Nearly half of women who use social media say they have been sexually victimised

July 14, 2017, British Psychological Society
Credit: CC0 Public Domain

These are findings being presented on Thursday 13 July at the British Psychological Society's 30th Psychology of Women conference in Windsor by Megan Kenny from University of Huddersfield.

A total of 261 women aged 13-72 took part in an anonymous online survey about their online experiences, with 46 per cent reporting sexual victimisation. The most frequent experience was being asked to share sexual images of themselves, followed by receiving unsolicited sexual images and requests to talk about sex.

Of those questioned 41 per cent had experienced threatening online, the most common being receiving offensive messages, 38 per cent had experienced humiliating contact and 15 per cent had experienced sexual, threatening or humiliating contact.

Some participants admitted being perpetrators of cyberviolence, with 13 per cent admitting to and 12 per cent admitting to threatening and humiliating behaviours.

The research also revealed that as a result of cyberviolence women reported negative feelings about themselves and perpetrators, also developed coping strategies to manage such negative contact which include the use of humour and defiance, as well as minimising behaviour and reporting indifference.

Ms Kenny said, "These results suggest that cyberviolence via social is a problem for female social media users, across various platforms and has lasting offline consequences. If you are a victim of this kind of behaviour document everything using screenshots, making note of dates and report the individual to the platform in the first instance. If you believe you are at serious risk of harm, ensure you have documented as much as possible and contact the police."

Explore further: Are we still jealous? Infidelity in the age of social media

Related Stories

Are we still jealous? Infidelity in the age of social media

July 6, 2017
When men and women find social media messages indicating that their partner has been cheating on them, they show the same type of jealousy behaviour as finding offline evidence that their partner has been unfaithful. This ...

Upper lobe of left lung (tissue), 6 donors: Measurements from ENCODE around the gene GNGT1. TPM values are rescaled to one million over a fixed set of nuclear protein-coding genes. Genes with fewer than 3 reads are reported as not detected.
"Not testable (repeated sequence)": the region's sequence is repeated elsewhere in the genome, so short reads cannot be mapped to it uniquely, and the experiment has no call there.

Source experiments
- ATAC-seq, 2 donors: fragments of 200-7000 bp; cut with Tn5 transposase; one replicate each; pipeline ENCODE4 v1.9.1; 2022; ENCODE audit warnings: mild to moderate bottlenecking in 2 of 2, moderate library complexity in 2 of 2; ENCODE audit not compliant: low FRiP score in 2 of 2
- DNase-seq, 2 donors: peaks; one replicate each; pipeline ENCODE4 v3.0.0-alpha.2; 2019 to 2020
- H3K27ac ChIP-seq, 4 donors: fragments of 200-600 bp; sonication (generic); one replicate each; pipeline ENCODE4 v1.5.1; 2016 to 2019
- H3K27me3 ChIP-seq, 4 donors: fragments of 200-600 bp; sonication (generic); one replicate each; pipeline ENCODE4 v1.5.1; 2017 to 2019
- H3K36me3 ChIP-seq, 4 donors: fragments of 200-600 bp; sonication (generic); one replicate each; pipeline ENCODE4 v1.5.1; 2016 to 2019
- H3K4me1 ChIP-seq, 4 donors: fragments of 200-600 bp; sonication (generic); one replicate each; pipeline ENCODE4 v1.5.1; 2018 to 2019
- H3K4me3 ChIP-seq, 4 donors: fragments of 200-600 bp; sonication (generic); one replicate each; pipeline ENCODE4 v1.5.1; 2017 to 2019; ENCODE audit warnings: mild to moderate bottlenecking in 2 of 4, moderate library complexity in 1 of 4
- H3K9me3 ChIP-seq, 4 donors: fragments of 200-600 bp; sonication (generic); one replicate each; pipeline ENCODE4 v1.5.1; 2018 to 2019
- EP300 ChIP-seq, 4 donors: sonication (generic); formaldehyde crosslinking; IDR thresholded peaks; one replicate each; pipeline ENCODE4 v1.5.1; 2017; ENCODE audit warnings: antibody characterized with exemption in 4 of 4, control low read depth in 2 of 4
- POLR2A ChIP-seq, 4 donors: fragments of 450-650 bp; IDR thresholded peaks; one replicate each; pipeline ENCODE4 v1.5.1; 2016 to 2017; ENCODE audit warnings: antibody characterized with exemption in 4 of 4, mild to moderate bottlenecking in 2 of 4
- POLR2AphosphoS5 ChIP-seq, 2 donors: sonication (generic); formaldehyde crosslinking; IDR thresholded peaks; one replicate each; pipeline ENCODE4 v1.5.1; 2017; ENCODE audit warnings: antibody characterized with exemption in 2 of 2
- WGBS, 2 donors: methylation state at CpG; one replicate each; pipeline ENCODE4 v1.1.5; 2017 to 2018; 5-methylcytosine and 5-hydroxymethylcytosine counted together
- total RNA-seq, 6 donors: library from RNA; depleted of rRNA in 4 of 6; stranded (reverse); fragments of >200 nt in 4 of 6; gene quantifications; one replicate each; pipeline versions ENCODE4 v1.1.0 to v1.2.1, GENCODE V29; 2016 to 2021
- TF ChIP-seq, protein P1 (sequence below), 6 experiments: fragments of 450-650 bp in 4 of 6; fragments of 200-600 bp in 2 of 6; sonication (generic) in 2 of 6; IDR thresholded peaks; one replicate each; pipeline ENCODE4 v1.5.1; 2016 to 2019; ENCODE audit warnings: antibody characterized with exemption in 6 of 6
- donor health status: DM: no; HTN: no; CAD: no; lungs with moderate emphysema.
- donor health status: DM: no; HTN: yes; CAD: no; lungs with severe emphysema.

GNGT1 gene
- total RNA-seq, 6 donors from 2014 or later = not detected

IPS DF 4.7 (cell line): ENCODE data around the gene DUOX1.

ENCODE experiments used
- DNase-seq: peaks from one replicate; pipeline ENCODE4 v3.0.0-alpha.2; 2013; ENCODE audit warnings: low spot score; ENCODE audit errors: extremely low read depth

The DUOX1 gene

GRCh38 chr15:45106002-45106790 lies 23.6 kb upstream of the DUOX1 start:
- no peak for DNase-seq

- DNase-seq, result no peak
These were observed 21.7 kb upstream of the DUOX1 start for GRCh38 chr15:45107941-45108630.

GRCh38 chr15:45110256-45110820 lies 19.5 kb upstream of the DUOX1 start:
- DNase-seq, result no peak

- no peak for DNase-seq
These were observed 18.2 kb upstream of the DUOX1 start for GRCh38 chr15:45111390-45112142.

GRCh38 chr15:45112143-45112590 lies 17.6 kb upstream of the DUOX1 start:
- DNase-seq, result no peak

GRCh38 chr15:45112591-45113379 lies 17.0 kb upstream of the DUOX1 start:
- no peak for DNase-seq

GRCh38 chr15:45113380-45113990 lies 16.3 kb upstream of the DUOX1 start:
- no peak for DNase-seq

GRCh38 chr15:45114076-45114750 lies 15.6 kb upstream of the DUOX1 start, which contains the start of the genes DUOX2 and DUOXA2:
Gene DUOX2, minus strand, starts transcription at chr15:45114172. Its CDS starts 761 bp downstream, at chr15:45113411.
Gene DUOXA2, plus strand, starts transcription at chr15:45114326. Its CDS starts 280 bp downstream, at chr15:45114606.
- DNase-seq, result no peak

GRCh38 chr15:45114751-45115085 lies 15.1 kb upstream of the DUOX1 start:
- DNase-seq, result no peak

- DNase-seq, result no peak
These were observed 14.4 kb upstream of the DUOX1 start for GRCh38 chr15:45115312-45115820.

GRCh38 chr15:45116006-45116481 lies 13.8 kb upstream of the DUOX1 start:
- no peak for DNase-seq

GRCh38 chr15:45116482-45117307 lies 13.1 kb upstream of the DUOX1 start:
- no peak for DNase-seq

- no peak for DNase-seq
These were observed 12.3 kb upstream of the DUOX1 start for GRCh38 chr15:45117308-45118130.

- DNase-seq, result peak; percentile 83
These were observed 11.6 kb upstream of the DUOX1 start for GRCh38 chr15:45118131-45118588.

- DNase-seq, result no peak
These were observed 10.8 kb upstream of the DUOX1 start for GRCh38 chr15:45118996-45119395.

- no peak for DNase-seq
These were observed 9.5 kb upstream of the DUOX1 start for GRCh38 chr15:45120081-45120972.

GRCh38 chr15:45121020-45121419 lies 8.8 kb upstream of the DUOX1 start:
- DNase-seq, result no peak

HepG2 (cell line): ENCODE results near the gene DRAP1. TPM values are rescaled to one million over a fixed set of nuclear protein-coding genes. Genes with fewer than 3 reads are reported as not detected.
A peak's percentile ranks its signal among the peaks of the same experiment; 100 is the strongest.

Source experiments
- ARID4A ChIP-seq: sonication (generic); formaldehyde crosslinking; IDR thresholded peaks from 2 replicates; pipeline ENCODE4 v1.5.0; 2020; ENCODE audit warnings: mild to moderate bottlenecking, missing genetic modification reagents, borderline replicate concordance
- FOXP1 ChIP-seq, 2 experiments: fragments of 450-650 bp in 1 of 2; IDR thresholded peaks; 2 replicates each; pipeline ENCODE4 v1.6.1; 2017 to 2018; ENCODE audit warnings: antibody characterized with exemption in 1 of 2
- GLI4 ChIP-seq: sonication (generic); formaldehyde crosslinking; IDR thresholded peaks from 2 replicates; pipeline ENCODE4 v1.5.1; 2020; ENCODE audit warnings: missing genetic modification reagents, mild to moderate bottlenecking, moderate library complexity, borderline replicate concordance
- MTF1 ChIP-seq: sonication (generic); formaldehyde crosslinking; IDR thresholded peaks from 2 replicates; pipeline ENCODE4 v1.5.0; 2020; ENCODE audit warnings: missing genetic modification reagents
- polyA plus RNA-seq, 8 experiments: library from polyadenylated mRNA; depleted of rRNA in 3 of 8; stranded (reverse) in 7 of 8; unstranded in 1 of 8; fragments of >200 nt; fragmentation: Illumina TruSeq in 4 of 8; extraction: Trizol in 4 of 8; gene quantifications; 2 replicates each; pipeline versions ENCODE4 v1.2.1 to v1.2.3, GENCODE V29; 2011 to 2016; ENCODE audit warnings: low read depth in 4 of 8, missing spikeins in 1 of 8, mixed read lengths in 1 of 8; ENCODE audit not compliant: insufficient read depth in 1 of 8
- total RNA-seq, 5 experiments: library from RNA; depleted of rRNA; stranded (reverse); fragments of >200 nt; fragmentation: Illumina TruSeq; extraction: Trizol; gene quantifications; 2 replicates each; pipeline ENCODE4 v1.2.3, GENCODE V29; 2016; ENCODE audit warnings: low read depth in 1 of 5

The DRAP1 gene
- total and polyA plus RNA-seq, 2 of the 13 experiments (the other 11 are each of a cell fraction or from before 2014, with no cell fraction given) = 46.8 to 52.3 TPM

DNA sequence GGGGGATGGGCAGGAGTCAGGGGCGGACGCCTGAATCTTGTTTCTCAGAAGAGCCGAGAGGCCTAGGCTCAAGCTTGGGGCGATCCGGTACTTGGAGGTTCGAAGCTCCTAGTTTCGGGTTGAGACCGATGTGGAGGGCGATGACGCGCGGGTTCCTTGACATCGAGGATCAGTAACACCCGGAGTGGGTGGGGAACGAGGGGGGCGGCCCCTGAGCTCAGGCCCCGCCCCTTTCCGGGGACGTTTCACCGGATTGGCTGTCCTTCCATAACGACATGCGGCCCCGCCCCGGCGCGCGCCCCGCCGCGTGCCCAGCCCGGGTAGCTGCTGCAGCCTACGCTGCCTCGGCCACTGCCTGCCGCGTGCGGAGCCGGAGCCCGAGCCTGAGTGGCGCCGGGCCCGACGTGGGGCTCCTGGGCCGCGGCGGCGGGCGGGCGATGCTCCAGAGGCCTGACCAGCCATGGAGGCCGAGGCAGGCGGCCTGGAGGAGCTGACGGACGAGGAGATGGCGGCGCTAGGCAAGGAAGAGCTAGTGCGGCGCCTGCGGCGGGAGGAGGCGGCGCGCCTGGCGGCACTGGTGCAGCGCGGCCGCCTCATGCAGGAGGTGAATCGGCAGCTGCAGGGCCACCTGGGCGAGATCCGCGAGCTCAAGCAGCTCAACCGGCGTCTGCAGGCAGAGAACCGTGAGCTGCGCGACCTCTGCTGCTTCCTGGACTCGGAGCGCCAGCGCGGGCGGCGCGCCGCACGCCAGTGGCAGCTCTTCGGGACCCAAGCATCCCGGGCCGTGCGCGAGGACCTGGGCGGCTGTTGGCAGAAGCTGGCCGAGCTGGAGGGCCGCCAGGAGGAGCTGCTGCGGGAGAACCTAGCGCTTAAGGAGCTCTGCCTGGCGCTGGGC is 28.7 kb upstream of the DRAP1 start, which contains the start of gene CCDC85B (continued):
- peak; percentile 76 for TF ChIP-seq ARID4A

US women 3x more likely to say they're bisexual: survey

January 7, 2016
Women are about three times as likely as men to say they are bisexual, and increasing numbers of US women say they have had sexual contact with other females, new data showed Thursday.

TV accentuates traditional women's roles at expense of their needs

May 11, 2017
College women who frequently watch television or who believe that the content is real, tend to endorse the gender roles that are portrayed often on TV, says a University of Michigan researcher.

Men's pornography use and its impact on intimacy

December 2, 2016
The more frequently men use pornography the less sexually intimate they are with their partners, latest University of Otago, Christchurch, research shows.

Recommended for you

Why the brain struggles to get off the sofa

September 18, 2018
About 30% of adults and 80% of teenagers today do not meet the minimum levels of daily physical activity for staying healthy, as recommended by the World Health Organisation (WHO). Previous studies have already demonstrated ...

Do we trust people who speak with an accent?

September 18, 2018
You are in a strange neighbourhood, your cell phone's dead, and you desperately need to find the closest garage. A couple of people on the street chime in, each sending you in opposite directions. One person sounds like a ...

New era in virtual reality therapy for common phobias

September 18, 2018
Dick Tracey didn't have to visit a tall building to get over his fear of heights. He put on a virtual reality headset.

We are predisposed to forgive, new research suggests

September 17, 2018
When assessing the moral character of others, people cling to good impressions but readily adjust their opinions about those who have behaved badly, according to new research.

Being forgotten by acquaintances can affect self-esteem in the same way as being rejected

September 17, 2018
Psychologists at The University of Aberdeen looking into the experience of being forgotten have discovered that memory lapses can damage relationships.

Breakthrough in schizophrenia identifies importance of immune cells

September 14, 2018
Researchers from NeuRA and UNSW have made a major discovery in schizophrenia research that could open doors to new treatments, research and therapies.

0 comments

Please sign in to add a comment. Registration is free, and takes less than a minute. Read more

Click here to reset your password.
Sign in to get notified via email when new comments are made.